Newswise — Not only should the United States lift its ban on exporting oil and natural gas in light of today’s economic and political climate, but it was wrong to ever ban such exports in the first place, contend two top scholars at the Bush School of Government and Public Service at Texas A&M University.

James Griffin, an authority on energy and public policy, and Gregory Gause, an expert on the Middle East, make that argument in the new issue of “The Takeaway” published by the Bush School’s Mosbacher Institute for Trade, Economics, and Public Policy. In “Free Trade in Oil and Natural Gas: The Case for Lifting the Ban on US Energy Exports,” the authors say that the U.S. should cease to view its energy resources as a purely domestic issue but rather a global one that impacts not only global prices in energy but also international affairs.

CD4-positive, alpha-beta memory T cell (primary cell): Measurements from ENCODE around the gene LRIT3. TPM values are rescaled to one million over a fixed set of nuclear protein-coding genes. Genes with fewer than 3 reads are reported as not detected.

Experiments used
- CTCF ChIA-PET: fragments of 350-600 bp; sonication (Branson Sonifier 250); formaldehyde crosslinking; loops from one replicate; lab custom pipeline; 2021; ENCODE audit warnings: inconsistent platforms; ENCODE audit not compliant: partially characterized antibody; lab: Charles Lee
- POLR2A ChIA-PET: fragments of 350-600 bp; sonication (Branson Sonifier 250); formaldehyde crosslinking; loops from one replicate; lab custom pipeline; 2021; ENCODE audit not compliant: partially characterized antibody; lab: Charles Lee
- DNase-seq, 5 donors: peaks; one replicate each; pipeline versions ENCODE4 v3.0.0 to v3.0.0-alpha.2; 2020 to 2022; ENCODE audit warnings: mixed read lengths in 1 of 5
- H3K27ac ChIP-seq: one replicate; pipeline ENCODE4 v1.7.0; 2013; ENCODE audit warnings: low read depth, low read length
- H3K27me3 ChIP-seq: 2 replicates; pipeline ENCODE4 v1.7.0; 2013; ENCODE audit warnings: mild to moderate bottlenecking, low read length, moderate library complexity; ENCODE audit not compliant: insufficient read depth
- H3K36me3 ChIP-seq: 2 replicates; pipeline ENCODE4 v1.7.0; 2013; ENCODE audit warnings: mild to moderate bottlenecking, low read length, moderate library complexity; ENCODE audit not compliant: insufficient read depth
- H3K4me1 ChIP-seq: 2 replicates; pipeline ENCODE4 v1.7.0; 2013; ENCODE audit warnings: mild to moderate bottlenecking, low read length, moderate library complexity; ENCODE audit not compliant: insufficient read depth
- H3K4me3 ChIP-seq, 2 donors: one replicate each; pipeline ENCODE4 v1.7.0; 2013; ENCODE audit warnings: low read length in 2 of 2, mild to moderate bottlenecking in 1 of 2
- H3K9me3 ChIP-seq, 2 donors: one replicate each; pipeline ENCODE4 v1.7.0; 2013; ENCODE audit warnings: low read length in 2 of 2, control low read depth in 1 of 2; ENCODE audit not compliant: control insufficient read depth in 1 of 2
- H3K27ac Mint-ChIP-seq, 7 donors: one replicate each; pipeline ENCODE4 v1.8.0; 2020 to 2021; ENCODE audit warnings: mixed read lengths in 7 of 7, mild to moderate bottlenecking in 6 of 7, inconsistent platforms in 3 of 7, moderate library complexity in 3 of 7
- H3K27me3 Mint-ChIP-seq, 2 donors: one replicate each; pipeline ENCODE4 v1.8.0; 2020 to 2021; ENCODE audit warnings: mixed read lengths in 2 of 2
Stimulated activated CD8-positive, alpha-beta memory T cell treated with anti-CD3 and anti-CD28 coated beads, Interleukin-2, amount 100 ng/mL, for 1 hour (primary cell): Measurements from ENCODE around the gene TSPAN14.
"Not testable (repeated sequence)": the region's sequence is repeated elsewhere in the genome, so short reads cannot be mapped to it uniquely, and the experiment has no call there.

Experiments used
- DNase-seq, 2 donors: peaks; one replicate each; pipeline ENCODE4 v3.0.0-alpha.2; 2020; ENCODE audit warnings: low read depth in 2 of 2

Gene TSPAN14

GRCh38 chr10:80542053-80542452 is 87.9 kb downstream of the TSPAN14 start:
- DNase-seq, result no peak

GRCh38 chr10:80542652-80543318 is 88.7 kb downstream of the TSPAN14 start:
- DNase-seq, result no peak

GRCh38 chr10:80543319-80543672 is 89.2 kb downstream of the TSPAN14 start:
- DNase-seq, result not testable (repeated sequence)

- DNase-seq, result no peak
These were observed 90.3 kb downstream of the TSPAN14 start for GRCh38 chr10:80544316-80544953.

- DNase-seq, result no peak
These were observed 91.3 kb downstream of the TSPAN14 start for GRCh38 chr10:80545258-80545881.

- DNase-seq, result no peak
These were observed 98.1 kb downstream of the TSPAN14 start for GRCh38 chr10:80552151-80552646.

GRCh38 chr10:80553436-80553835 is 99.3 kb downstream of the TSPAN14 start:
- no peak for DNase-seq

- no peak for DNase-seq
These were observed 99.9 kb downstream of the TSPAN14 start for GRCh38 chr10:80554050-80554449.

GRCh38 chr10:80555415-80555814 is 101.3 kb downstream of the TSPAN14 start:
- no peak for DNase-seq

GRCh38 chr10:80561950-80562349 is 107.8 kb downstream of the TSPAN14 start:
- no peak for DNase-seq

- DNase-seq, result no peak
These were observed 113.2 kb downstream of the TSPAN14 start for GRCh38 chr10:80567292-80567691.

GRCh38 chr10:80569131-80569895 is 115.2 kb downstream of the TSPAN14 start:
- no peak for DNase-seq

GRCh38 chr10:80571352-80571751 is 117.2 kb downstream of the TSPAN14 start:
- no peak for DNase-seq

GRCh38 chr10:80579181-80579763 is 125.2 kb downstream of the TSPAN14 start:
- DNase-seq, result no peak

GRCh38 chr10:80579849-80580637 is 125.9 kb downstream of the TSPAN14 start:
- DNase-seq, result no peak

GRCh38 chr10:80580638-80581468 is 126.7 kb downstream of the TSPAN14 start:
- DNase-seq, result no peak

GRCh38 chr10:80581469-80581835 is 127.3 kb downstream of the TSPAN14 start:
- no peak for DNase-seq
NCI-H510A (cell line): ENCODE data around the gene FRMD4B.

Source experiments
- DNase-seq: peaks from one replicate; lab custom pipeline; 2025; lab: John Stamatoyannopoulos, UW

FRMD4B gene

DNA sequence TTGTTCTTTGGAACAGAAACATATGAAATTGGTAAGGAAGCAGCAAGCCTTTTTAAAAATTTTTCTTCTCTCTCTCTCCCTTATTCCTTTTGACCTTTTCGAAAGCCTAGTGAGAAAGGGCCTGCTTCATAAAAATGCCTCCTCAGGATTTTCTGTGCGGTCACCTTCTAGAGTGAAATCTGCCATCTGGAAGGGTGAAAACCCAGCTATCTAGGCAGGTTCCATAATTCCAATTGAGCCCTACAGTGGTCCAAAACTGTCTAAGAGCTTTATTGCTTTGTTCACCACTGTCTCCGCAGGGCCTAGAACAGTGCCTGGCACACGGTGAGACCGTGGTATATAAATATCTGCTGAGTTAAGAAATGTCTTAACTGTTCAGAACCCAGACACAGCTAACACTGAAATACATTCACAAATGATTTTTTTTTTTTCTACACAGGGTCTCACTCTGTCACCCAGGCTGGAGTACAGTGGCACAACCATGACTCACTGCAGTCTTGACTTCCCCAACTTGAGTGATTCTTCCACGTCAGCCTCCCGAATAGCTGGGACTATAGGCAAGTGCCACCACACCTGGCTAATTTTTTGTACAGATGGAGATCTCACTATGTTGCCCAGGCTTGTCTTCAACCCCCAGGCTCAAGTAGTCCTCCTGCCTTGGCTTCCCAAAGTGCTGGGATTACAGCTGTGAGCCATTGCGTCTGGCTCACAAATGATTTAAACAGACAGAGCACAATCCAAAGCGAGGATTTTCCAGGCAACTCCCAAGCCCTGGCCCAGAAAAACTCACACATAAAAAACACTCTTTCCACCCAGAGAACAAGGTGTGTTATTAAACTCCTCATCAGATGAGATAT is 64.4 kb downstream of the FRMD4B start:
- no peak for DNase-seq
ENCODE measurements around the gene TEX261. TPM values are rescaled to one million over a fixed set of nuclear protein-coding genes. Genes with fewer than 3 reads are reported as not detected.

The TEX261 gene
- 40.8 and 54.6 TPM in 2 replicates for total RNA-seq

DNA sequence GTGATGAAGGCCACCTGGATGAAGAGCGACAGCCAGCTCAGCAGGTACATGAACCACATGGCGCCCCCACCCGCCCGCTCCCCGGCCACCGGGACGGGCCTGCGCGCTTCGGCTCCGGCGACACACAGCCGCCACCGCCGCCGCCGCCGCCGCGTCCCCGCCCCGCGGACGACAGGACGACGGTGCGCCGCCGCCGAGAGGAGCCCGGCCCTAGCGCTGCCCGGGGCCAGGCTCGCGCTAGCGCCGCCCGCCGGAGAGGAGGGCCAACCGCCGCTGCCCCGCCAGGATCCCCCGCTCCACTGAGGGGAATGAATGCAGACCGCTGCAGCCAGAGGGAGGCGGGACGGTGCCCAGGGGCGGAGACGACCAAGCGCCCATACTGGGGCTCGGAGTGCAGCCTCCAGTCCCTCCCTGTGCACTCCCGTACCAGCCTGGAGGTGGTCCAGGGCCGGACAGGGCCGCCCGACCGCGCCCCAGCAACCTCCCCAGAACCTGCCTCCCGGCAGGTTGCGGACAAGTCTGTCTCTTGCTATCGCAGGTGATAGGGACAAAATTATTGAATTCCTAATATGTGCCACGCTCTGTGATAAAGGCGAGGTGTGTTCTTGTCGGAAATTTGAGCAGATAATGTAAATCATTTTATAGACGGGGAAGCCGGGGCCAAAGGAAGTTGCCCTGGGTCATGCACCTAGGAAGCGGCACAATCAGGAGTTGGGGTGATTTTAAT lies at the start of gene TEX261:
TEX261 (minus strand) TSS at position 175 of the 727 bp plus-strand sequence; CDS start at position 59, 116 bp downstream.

Griffin and Gause say they believe that energy security is a world-wide problem, not a U.S., China, or European Union problem, and that all are dependent on the world oil market.

As the U.S. seeks to extricate itself from energy dependence on the Middle East, increase its energy security through trade and innovation, and maintain a robust economy, the benefits of lifting the ban on U.S. energy exports outweigh the costs, say the authors. They propose that allowing U.S. exports could add 8.7 million barrels per day of crude oil to the world market while also reducing possible shocks to the world economy. Griffin and Gause also believe that lifting a ban on U.S. natural gas exports could reassure Western allies and send a message to Russia to stop holding Europeans hostage to its high gas prices in times of political strife.

Griffin is a professor in the Bush School and holds the Bob Bullock Chair in Public Policy and Finance. Gause, a noted Middle East scholar, heads the Bush School’s Department of International Affairs and holds the John H. Lindsey ’44 Chair.

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